Anonymous said...

to Mathematician .

Please explain the following .If you are a principal and ypu have one available seat with 15 kids vying for the spot ,would you give it to the most chutzpedik,least tzniusdik and most disruptive class disturbing kid who also comes from a home where the parents constantly talk about how wrong the Kollel system is and that we are making mistakes by educating our kids to marry Torah scholars , that needs the most attention in and out of class and also gets the lowest marks ? With the exception of actual grades ,the other criteria are something that can not "be defined by rules unambiguosly in writing " to quote your words .They can only be determined by a seasoned mechanech or mechaneches in a personal interview and research .Yes they might be feelings or subjective but when faced with such decisions they are the only way to decide .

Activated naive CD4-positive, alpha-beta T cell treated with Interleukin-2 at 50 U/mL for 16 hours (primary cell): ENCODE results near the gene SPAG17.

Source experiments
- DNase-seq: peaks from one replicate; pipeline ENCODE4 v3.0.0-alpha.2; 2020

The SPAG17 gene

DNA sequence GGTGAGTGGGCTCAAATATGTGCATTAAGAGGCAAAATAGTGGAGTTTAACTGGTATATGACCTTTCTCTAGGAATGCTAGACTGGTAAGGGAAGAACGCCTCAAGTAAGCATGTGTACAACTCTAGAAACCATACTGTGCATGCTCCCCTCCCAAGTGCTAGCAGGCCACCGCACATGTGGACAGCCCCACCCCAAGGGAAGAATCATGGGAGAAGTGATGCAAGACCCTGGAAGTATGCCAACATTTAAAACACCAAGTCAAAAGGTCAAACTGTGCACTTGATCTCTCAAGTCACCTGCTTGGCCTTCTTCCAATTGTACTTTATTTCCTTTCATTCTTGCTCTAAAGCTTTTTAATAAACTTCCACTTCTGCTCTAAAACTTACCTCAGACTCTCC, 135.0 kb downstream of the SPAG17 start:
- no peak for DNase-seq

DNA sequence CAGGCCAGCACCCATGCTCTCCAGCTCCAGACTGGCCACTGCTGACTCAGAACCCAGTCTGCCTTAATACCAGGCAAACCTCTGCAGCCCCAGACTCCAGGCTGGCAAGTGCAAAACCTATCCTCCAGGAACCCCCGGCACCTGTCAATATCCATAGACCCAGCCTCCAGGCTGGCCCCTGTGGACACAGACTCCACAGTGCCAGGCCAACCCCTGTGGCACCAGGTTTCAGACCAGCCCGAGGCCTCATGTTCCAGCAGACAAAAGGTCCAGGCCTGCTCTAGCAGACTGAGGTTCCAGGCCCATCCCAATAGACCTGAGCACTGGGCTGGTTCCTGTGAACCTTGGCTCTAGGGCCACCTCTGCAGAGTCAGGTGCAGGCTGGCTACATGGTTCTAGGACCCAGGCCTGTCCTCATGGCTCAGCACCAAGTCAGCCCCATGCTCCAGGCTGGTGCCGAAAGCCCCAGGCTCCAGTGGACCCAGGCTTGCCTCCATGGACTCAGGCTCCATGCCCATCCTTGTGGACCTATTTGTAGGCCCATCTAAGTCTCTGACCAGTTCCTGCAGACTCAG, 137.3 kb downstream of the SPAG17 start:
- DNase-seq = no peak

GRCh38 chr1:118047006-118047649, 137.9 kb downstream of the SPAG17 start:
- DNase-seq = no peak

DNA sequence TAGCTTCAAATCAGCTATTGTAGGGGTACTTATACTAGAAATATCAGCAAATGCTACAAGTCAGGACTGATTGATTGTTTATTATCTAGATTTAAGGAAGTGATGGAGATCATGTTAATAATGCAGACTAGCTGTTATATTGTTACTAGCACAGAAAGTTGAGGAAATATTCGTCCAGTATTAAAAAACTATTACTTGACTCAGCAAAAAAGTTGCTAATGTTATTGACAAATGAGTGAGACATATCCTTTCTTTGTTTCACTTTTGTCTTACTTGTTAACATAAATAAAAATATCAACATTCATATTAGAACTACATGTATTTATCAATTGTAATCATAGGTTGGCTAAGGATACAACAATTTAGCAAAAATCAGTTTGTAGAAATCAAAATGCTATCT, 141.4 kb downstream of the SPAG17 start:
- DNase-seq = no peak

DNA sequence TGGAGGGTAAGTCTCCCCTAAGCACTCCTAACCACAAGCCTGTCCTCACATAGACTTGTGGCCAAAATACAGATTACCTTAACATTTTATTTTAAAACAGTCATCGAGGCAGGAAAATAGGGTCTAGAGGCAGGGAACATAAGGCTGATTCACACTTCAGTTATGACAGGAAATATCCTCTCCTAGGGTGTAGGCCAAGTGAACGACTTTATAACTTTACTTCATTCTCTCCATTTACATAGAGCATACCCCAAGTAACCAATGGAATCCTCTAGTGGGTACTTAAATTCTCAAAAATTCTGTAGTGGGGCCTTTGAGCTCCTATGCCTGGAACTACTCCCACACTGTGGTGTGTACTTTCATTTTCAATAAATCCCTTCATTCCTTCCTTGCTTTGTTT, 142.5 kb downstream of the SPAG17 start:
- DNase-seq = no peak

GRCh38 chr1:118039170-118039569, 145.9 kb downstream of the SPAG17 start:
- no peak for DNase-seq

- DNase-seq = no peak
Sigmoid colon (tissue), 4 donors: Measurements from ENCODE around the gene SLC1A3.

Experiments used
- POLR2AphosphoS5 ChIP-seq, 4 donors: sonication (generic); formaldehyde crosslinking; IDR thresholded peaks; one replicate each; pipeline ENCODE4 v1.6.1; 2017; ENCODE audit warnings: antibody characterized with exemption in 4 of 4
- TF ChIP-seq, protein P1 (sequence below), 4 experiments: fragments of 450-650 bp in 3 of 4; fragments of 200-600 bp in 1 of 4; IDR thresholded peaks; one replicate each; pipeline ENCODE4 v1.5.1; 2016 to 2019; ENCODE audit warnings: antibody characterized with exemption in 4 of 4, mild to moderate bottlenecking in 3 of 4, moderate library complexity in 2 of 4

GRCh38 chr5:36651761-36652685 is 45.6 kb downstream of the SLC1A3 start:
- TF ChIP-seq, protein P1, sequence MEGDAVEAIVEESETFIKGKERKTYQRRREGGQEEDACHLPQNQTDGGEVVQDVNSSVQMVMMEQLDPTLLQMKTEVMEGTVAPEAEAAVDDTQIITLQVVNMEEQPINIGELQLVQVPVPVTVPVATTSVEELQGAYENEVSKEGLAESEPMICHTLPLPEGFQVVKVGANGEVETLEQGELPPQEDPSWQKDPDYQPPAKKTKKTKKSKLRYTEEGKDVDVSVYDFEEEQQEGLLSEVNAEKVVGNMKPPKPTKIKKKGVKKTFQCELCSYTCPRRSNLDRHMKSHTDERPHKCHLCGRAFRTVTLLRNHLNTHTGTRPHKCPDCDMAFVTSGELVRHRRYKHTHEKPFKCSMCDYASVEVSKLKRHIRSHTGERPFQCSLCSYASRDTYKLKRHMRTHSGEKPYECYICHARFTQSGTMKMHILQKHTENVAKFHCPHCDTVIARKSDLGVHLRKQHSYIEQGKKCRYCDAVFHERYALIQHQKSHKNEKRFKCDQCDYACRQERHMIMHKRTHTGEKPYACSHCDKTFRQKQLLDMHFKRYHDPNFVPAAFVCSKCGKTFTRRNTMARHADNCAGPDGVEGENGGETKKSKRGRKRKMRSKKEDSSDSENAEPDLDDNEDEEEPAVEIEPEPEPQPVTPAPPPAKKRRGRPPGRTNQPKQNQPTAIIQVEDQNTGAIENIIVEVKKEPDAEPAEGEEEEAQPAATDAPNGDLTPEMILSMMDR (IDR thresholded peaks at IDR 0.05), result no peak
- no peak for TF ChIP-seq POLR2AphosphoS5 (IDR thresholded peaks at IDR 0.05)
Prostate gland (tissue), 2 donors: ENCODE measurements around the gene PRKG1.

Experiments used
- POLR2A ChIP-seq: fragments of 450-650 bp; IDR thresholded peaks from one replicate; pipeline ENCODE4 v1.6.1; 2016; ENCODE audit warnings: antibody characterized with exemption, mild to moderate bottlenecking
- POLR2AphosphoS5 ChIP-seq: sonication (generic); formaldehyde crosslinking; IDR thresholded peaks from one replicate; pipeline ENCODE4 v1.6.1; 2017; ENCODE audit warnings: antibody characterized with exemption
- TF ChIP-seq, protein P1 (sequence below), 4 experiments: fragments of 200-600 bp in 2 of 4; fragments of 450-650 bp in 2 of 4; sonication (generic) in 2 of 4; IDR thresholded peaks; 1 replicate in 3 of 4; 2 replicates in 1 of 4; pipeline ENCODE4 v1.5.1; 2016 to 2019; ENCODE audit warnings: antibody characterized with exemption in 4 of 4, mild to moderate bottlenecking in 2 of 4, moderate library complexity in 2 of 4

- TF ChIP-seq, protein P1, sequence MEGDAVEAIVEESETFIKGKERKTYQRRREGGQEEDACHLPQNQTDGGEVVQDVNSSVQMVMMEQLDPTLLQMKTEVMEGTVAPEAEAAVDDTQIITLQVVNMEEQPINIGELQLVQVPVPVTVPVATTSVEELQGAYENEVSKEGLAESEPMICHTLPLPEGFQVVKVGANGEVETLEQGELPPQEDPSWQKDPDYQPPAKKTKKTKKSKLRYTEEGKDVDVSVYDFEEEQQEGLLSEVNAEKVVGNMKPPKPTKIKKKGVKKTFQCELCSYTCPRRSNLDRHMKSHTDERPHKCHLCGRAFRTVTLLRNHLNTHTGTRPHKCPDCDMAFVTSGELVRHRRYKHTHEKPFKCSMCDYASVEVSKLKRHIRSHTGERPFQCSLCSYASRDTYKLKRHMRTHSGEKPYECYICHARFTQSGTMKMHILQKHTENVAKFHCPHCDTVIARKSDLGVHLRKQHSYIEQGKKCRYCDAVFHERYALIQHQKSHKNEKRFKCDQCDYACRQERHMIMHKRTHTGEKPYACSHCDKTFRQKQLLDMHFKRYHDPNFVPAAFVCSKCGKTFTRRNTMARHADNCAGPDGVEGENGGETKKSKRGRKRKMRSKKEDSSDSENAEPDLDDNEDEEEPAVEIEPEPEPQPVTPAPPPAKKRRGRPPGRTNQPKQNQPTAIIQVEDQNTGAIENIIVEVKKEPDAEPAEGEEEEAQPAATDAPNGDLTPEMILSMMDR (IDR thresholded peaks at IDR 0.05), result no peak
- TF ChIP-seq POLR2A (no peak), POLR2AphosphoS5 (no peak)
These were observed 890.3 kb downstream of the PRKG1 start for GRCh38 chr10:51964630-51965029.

mathematician said...

Anon 8:19, sorry my expertise is only math/accuracy, for the loaded stuff please try the politicians above.

stop labeling said...

Mathametician, thank you for bringing your math to the rescue.

Anon 5:38 your theory is wrong, we ARE a proud kolel family, and we checked out a few schools, and they called US if they should reserve a slot for us.

And the other shieles all you Anons have, print this post & comments then ask your kids in 20 years, they will explain it to you well.

Anonymous said...

My theory might be wrong but The facts are correct . The majority of parents in any High school are not from A Current Kollel family .

Anonymous said...

Mathematecian . The poster asked you a good question and you seem to have evaded the issue .

Anonymous said...

I think it is self evident that the decision process that a Principal goes through when filling a seat with one applicant is much more serious and thought out than when filling one seat that has 5 applicants where 4 of them must be turned down no matter what .